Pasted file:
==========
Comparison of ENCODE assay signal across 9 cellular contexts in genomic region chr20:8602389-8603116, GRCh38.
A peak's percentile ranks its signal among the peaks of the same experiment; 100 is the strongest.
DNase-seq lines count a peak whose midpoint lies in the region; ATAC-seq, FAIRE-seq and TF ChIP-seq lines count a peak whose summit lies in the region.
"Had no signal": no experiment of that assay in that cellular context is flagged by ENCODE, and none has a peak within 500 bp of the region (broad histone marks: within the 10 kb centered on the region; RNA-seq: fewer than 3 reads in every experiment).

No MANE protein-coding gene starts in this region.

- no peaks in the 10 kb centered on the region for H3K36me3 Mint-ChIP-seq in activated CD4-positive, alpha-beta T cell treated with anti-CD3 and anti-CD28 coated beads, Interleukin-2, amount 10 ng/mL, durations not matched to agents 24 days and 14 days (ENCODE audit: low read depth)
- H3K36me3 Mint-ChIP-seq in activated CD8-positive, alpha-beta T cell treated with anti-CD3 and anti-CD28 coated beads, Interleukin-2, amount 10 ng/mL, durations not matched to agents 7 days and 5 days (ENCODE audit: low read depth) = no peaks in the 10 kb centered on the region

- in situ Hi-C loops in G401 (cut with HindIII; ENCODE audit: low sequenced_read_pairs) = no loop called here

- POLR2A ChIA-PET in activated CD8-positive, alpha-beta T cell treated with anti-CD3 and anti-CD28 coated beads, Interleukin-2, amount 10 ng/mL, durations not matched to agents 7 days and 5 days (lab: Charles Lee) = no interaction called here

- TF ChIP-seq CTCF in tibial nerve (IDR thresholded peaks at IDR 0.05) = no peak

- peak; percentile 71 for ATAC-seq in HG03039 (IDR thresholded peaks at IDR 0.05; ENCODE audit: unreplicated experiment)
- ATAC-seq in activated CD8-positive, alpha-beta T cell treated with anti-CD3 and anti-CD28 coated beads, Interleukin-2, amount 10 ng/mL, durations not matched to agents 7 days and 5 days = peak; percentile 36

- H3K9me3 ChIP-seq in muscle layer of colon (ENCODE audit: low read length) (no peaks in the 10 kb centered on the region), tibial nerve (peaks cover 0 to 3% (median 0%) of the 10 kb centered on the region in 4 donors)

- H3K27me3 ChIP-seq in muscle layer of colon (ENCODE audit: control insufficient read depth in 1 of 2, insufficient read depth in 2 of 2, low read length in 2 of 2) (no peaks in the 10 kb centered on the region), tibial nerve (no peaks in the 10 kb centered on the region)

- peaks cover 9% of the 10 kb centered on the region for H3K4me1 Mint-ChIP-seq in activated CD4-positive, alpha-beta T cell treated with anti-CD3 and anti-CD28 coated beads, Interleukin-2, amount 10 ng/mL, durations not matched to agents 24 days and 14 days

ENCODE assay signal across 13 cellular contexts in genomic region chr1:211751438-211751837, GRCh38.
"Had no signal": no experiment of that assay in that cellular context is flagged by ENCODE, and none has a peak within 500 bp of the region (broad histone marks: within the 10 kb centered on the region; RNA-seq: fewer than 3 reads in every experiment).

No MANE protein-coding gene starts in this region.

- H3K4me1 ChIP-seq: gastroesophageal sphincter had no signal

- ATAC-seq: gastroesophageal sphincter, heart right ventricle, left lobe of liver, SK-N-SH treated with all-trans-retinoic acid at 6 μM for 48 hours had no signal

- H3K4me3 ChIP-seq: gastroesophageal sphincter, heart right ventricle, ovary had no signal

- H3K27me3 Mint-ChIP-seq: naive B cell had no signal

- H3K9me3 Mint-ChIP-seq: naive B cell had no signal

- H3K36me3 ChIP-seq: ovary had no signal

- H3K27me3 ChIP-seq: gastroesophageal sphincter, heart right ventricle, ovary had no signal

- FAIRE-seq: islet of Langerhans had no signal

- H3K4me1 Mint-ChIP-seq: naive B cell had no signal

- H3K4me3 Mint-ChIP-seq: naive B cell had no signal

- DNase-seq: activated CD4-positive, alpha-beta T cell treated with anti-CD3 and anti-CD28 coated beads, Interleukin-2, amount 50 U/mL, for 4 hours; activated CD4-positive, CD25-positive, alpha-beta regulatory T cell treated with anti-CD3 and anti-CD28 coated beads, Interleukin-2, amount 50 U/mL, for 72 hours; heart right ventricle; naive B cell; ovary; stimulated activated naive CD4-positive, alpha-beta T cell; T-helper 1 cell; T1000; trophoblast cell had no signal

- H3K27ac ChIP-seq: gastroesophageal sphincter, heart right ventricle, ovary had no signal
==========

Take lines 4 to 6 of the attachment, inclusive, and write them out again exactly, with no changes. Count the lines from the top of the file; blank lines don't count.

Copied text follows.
"Had no signal": no experiment of that assay in that cellular context is flagged by ENCODE, and none has a peak within 500 bp of the region (broad histone marks: within the 10 kb centered on the region; RNA-seq: fewer than 3 reads in every experiment).

No MANE protein-coding gene starts in this region.

- no peaks in the 10 kb centered on the region for H3K36me3 Mint-ChIP-seq in activated CD4-positive, alpha-beta T cell treated with anti-CD3 and anti-CD28 coated beads, Interleukin-2, amount 10 ng/mL, durations not matched to agents 24 days and 14 days (ENCODE audit: low read depth)